Presentation on theme: "Landing a job: the role of foreign qualifications Canadian Population Society Meetings: Winnipeg, Manitoba June 4, 2004 Tina Chui, Kelly Tran and Jessie-Lynn."— Presentation transcript:
Landing a job: the role of foreign qualifications Canadian Population Society Meetings: Winnipeg, Manitoba June 4, 2004 Tina Chui, Kelly Tran and Jessie-Lynn MacDonald: Statistics Canada
Economic principle applicants tend to have more success in early labour market entry
Research Questions How are human capital factors related to labour market entrance? How do foreign qualifications and experience translate into entering the workforce and obtaining employment at approximately six months? To what extent are those who were employed able to find employment in the same occupational groups as their pre-migration employment? What factors were related to finding similar employment?
Population of interest in LSIC Immigrants age 15+ years N = 164,200 In the labour force N = 114,350 Not in the labour Force N = 49,075 Same pre-migration occupation N = 23,940 Different pre-migration occupation N = 38,825 Unemployed N = 42,210 Employed N = 72,140
The model Dependent variables Labour force participation In the labour force Not in the labour force Employment status Employed Unemployed Number of weeks to land first job Continuous variable – weeks Pre-migration occupation and post- migration occupation Same different Independent variables Highest level of education before arriving Region where education was attained Foreign work experience accepted or not in Canada Other explanatory variables Demographic characteristics: age, sex, census metropolitan area (CMA) Admission class Knowledge of an official language Visible minority status Work intentions after migration Occupational grouping before landing Υ = Χβ + ε General linear regression modelGeneral logistic regression model Pr(Y = 1|x) = exp( xB ) 1 + exp (xB )
Having less than university education increased the odds of being employed but not of participating in the labour force
Having foreign work experience accepted increased the odds of participating and being employed
Education in India, France, Other Asia and Central & South America increased the odds of employment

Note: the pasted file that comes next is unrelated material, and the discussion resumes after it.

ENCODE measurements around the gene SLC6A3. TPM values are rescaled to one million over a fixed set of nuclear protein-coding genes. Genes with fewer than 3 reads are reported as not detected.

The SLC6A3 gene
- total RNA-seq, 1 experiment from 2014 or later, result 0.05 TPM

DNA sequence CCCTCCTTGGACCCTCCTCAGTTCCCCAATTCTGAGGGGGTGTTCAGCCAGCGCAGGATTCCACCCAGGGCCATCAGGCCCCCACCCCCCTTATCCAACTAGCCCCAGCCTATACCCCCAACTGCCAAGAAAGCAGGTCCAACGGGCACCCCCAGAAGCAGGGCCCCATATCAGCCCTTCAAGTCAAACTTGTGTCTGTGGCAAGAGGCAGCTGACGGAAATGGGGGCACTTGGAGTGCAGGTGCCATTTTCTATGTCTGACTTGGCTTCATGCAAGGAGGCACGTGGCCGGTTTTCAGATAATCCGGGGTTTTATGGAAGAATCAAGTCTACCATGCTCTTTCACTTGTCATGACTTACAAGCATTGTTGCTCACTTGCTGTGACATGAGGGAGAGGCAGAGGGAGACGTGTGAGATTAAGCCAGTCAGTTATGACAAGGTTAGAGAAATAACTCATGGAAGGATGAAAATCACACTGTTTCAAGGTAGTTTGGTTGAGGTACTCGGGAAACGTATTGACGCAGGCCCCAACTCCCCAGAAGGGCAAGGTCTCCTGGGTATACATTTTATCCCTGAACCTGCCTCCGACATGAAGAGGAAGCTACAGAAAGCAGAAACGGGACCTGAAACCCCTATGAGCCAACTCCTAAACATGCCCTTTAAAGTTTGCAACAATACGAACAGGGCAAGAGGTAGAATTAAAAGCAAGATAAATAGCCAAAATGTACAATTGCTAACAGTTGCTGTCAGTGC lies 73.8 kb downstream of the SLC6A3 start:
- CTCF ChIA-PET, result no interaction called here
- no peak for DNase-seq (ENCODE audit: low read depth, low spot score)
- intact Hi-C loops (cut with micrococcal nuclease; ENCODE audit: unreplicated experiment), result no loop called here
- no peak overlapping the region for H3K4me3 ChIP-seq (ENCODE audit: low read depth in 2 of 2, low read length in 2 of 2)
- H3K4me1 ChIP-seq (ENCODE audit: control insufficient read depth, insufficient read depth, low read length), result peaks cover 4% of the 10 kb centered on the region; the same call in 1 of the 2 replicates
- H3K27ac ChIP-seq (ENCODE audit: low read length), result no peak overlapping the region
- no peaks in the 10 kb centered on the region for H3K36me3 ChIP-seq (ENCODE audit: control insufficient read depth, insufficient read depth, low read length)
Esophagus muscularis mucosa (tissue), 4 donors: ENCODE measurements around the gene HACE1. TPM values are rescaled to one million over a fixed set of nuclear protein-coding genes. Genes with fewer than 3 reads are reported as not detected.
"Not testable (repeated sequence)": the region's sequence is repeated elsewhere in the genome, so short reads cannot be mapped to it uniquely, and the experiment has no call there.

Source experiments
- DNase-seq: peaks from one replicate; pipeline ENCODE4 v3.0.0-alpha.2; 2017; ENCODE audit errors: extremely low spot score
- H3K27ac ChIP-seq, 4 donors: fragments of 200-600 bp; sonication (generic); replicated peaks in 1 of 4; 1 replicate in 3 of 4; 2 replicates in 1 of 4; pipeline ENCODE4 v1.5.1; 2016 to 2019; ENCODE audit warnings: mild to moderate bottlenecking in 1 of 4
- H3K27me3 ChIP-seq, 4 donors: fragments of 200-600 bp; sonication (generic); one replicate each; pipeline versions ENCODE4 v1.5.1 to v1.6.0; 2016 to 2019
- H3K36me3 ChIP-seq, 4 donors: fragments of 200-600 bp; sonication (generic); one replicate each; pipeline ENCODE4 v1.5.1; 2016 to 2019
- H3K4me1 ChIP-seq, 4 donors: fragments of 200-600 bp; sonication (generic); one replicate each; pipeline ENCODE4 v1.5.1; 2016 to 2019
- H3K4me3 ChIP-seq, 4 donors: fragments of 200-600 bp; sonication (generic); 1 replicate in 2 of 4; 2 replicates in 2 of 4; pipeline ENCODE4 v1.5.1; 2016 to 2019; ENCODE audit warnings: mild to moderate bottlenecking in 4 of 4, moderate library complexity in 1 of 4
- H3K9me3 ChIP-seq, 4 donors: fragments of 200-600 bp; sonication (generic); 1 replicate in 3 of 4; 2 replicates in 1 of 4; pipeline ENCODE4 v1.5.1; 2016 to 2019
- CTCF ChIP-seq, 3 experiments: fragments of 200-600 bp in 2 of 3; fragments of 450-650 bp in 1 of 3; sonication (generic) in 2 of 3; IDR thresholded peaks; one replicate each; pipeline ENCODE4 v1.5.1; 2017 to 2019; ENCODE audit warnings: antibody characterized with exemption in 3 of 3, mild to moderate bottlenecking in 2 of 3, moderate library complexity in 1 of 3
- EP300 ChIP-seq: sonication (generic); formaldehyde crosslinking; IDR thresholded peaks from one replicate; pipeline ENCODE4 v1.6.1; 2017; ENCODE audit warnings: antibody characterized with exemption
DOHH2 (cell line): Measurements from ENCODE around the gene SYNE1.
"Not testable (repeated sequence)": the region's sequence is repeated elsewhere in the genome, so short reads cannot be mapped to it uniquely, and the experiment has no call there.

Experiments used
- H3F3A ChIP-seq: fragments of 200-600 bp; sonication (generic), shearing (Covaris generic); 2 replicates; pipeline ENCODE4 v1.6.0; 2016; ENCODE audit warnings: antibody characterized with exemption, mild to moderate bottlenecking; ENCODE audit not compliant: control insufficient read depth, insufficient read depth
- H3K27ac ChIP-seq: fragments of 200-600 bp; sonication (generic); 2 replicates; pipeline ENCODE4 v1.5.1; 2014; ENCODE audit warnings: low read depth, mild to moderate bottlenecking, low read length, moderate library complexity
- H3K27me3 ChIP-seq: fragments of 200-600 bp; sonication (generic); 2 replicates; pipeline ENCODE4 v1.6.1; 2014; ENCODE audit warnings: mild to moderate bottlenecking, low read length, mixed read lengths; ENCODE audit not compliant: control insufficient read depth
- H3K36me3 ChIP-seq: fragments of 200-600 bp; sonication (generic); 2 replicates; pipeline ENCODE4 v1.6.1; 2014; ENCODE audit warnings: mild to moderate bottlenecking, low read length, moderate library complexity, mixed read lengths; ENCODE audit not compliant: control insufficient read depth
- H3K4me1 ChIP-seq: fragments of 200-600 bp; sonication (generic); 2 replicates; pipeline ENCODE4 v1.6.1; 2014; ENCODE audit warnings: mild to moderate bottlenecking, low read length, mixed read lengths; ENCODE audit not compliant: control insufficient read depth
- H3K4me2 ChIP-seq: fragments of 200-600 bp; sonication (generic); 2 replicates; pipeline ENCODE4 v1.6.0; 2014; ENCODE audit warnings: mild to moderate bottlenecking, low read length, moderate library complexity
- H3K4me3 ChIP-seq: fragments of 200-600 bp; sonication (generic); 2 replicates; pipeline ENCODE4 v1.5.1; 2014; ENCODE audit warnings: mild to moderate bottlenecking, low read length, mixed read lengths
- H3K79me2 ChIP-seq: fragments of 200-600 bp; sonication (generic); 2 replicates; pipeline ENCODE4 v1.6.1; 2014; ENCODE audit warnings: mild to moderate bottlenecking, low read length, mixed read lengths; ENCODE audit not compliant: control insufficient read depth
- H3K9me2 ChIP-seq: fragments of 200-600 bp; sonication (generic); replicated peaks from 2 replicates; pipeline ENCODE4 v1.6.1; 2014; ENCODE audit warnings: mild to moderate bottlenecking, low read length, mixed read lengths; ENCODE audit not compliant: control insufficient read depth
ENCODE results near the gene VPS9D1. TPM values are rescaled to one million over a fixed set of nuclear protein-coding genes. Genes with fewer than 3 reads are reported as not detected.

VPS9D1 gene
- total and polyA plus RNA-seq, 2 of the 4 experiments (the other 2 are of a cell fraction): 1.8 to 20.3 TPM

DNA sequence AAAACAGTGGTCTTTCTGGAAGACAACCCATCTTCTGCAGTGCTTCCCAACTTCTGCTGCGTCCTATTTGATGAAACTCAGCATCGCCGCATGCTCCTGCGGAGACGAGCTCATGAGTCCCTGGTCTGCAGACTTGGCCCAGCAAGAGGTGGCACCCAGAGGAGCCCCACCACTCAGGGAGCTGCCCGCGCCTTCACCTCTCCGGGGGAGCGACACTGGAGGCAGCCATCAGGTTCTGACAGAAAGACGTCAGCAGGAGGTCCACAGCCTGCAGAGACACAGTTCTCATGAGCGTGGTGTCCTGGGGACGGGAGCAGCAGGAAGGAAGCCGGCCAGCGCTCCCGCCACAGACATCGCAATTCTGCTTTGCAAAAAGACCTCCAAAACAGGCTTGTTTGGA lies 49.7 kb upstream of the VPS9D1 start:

Region where education was attained and acceptance of foreign experience were related to the timing of labour market entry Educational attainment upon landing made no difference in timing of getting first job. Transferable foreign work experience resulted in finding employment sooner. Relationship between region/country where highest education was obtained: some terms were significant while some were not. But in general, education from the United States was related to finding first job sooner.
Those educated in Central and South America, China, India and the rest of Asia less likely to find similar pre-migration occupations Overall 38% were employed in the same occupational group after arriving in Canada
The proportions of employment in natural & applied sciences and management occupations among the immigrants educated in Asia reduced substantially after coming to Canada
The proportions of employment in sales & service and processing & manufacturing occupations among the immigrants educated in Asia increased substantially after coming to Canada
Visible minorities were less likely to be employed in the same occupation as before migration across all occupational groups
Summary Most planned to enter the labour force and most already did at about six months. Foreign qualifications and experience were related to early labour market entrance. University degree holders took longer to get employment. Training in France, India, Central and South America helped to get employment. But it did not mean employed in the same occupational groups as pre-migration. Visible minority status mattered. Most could not find employment in the same occupational groups as before immigrating to Canada.
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